Olympics: Jamaica drug war a 'model'

Jamaican sprinters Yohan Blake (left) and Nickel Ashmeade are among the stars who have faced new blood testing procedures at home.
Jamaican sprinters Yohan Blake (left) and Nickel Ashmeade are among the stars who have faced new blood testing procedures at home.PHOTO: REUTERS

Anti-doping regimen has strong echo for other nations, says its Olympic body's head

KINGSTON • Rio-bound athletes from Jamaica, a nation that is no stranger to doping scandals, went through a drug-testing programme which the head of the Jamaica Olympic Association (JOA) calls a "model for many other countries".

The tiny nation known for producing dominant sprinters has not veered off course since receiving high marks from the World Anti-Doping Agency (Wada) early last year in its efforts towards beefing up drug testing, according to JOA head Mike Fennell.

"We're satisfied that Jamaica has been carrying its responsibility for testing and monitoring anti-doping procedures which can be a model for many other countries," he said, after Jamaica unveiled its 63-member delegation for the Aug 5-21 Olympics.

"I'm very happy to tell you that this is going on so that Jamaica has no fear as far as the organisation of anti-doping matters is concerned."

The Jamaica Anti-Doping Commission (Jadco) has improved testing since a Wada team visited the Caribbean nation in 2013 and carried out a forensic audit following positive tests by Olympic and World Championships medallists Asafa Powell, Sherone Simpson and Veronica Campbell-Brown.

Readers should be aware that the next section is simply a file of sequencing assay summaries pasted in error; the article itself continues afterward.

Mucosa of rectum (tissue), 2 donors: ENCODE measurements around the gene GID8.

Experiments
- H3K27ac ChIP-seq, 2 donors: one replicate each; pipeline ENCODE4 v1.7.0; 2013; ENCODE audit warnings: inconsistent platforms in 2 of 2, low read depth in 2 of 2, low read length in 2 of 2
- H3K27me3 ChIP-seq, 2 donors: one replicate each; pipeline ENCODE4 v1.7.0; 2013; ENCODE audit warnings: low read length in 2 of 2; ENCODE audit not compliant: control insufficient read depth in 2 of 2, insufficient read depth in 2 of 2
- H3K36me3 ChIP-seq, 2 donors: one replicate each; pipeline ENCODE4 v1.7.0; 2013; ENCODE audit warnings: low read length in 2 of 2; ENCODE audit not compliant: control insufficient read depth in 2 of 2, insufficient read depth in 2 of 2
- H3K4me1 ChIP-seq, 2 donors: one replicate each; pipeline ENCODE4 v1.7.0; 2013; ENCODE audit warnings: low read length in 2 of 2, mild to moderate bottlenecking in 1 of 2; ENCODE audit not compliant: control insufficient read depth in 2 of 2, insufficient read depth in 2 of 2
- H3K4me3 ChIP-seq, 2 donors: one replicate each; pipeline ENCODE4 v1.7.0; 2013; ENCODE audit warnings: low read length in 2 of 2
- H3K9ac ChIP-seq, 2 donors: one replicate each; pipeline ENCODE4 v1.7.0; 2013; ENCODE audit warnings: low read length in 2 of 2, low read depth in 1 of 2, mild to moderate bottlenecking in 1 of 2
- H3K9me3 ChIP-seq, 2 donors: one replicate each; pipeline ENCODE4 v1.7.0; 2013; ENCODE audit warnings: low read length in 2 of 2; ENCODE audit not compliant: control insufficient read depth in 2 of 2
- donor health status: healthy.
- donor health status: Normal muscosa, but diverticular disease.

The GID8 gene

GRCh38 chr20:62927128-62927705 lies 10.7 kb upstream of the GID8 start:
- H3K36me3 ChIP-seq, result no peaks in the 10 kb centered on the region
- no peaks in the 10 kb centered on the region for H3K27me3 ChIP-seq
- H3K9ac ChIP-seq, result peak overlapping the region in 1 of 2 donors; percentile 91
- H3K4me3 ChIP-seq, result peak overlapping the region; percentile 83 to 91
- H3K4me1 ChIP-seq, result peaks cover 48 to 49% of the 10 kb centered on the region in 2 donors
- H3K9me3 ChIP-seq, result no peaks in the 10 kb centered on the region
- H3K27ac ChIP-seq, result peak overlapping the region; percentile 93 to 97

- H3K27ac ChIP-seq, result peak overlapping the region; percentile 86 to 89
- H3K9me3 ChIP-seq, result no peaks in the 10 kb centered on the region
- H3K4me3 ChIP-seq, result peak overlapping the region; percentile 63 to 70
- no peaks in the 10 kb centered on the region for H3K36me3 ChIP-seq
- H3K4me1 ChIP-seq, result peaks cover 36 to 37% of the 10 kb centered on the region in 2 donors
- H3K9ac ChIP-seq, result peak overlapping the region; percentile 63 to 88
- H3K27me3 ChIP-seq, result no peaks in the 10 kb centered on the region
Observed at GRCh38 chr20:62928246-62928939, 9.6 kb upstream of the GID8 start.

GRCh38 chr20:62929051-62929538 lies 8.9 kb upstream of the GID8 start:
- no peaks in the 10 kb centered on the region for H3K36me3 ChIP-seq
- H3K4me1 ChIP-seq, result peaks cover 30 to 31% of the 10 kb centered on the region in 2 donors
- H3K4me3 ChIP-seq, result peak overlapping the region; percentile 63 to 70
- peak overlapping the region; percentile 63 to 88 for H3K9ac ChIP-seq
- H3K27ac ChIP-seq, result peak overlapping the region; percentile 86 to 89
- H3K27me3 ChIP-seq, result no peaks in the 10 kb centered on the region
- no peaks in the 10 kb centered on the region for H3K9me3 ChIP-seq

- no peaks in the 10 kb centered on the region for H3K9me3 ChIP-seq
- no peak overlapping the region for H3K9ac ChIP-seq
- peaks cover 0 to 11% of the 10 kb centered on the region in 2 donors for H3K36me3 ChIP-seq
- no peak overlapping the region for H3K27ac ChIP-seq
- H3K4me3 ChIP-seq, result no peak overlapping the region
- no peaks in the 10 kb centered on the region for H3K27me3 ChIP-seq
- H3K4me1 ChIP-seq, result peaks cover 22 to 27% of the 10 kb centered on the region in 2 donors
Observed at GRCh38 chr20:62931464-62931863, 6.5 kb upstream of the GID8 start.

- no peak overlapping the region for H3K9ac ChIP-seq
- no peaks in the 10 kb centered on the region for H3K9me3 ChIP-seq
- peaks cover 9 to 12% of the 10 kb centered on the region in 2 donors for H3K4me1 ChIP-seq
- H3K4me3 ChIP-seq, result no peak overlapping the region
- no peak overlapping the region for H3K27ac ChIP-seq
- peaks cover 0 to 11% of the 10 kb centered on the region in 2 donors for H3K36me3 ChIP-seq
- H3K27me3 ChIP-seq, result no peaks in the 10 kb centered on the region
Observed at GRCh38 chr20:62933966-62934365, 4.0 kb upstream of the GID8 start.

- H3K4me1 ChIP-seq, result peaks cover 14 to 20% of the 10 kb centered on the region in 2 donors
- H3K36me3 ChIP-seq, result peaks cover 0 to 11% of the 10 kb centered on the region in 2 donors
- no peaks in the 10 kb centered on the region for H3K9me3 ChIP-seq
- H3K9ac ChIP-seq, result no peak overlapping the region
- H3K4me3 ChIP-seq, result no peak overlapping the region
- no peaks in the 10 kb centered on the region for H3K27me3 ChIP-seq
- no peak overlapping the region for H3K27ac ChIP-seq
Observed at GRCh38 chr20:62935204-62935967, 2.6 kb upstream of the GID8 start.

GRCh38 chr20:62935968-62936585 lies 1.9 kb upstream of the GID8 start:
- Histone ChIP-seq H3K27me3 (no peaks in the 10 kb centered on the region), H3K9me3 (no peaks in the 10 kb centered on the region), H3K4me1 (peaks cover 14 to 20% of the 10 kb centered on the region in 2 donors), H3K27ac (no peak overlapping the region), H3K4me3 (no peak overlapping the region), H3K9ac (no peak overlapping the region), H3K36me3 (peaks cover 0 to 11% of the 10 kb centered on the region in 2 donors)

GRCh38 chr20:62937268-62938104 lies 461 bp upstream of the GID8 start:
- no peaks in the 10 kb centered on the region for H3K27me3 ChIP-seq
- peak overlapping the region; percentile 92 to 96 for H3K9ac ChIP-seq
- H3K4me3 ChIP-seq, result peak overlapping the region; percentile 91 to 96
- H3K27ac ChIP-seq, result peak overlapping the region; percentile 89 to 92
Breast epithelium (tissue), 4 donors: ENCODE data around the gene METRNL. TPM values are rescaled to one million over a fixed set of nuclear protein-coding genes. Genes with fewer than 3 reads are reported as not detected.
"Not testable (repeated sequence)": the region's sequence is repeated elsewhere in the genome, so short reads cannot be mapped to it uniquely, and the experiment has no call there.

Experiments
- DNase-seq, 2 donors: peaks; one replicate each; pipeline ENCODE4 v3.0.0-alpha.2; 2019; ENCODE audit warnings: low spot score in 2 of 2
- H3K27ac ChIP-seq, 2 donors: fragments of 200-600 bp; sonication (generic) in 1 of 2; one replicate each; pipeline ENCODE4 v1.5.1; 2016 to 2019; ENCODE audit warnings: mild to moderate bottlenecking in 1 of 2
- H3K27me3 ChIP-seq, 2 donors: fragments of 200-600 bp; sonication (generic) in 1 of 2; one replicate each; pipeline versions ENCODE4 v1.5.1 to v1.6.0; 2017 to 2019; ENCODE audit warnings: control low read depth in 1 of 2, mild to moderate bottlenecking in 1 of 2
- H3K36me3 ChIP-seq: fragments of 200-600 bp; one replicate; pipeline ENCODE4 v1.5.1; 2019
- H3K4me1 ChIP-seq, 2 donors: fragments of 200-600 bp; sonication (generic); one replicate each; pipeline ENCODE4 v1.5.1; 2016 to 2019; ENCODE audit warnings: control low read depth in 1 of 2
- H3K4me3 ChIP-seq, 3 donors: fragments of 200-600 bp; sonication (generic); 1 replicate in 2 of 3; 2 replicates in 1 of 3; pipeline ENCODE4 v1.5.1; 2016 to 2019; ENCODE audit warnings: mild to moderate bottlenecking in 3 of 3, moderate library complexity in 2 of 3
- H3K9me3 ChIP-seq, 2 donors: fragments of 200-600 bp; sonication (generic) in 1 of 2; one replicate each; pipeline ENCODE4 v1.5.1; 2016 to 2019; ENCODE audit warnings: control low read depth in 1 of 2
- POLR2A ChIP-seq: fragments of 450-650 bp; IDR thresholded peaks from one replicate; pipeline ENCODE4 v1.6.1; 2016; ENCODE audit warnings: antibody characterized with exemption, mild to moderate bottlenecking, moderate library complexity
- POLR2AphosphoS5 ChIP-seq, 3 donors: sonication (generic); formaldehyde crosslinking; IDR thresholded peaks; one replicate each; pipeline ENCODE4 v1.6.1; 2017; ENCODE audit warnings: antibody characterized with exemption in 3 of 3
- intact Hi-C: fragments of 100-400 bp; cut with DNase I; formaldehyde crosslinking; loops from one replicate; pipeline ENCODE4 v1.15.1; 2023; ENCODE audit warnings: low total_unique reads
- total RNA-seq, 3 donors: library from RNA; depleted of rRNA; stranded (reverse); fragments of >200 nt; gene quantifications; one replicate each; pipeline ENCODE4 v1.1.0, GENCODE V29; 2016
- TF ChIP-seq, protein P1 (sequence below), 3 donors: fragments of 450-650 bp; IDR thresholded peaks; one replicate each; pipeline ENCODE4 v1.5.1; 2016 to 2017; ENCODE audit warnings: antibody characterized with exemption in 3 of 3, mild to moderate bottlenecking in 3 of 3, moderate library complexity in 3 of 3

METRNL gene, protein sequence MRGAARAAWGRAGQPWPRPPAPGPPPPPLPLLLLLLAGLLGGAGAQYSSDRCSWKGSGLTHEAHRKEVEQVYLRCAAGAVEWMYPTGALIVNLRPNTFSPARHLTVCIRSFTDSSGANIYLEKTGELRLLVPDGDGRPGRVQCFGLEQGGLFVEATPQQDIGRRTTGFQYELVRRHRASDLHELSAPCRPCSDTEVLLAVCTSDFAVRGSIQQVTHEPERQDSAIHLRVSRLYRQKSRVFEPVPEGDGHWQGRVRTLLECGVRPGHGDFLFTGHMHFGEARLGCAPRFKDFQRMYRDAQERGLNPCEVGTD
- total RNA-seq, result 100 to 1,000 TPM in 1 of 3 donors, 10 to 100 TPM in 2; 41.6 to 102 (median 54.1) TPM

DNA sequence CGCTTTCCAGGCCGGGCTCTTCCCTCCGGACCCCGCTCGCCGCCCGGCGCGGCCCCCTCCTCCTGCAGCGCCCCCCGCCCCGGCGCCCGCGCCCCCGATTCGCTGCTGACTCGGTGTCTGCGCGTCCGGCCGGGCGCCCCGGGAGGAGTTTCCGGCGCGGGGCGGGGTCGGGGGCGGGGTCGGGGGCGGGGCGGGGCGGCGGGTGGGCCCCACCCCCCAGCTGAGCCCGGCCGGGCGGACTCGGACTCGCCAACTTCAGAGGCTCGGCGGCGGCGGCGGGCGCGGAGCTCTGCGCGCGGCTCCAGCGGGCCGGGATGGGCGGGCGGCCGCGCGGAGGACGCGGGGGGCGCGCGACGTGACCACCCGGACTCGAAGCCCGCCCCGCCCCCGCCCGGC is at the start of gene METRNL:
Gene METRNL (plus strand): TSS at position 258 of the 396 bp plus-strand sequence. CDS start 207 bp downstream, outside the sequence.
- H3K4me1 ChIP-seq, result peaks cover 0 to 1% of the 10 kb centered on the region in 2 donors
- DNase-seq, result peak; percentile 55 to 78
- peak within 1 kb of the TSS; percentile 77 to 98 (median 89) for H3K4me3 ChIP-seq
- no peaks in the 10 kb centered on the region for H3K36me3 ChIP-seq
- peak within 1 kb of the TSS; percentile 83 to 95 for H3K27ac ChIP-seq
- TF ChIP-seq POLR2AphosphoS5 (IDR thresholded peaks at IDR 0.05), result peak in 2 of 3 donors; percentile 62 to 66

Since that time, only cricketers Andre Russell and Odean Brown have committed anti-doping whereabouts violations.

Jadco now has a new board after the previous one resigned in the wake of a drug-testing crisis in 2013 and it introduced blood testing last year in its ongoing fight against drugs in sport.

Fennell also said athletes and officials heading to Rio will be briefed to ensure the Jamaican delegation will be fully up to speed as far as drug testing is concerned.

"The whole world of sports today is dealing with doping or anti-doping issues and Jamaica is no different," said Fennell. "I'd like to make everyone know that from the beginning of this year, we have been in collaboration with Jadco in terms of having a robust testing arrangement, reviewing the registered testing pool for athletes."

Meanwhile, Kenya is investigating newspaper allegations that doctors from the country supplied prohibited performance-enhancing drugs to British athletes.

Undercover footage taken by London's Sunday Times showed two Kenyan doctors and an associate claiming that they had given British athletes erythropoietin (EPO), a banned blood-boosting drug.

Kenyan Sports Minister Hassan Wario said the government has asked the Anti-Doping Agency of Kenya to contact its British counterpart, UK Anti-Doping, to provide it with information and help in any further investigations.

"We have started investigations," Mr Wario said at the launch of a pre-Olympics training camp on Tuesday. "We are taking these allegations very seriously... with the Olympics only days away."


A version of this article appeared in the print edition of The Straits Times on July 14, 2016, with the headline 'Jamaica drug war a 'model''. Print Edition | Subscribe